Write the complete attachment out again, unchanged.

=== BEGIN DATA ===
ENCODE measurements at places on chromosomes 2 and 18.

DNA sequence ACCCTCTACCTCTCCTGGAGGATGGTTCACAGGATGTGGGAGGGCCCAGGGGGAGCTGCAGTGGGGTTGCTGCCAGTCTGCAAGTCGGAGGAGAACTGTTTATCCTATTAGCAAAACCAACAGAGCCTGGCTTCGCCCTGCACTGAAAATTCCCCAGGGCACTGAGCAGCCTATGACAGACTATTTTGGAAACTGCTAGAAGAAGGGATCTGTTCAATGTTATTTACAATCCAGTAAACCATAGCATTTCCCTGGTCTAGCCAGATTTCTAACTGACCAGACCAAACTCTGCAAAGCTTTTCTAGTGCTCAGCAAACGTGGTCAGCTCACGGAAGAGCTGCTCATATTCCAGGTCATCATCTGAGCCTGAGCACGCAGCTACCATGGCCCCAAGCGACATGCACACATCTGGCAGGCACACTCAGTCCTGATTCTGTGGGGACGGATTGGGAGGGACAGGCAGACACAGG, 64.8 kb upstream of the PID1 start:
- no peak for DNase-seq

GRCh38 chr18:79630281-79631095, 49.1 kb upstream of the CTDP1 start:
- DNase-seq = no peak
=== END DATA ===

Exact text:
ENCODE measurements at places on chromosomes 2 and 18.

DNA sequence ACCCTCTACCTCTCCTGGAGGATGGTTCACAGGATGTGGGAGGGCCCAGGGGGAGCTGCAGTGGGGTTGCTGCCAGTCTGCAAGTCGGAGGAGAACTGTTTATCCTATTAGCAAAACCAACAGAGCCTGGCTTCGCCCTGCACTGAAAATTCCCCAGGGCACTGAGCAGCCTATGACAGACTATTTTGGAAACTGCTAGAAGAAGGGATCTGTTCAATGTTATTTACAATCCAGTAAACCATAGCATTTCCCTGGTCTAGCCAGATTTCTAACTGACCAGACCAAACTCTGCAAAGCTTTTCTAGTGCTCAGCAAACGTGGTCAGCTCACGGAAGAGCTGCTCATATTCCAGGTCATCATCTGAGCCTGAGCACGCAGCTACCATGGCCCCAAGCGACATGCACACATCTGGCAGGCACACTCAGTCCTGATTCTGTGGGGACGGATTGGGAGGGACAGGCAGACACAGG, 64.8 kb upstream of the PID1 start:
- no peak for DNase-seq

GRCh38 chr18:79630281-79631095, 49.1 kb upstream of the CTDP1 start:
- DNase-seq = no peak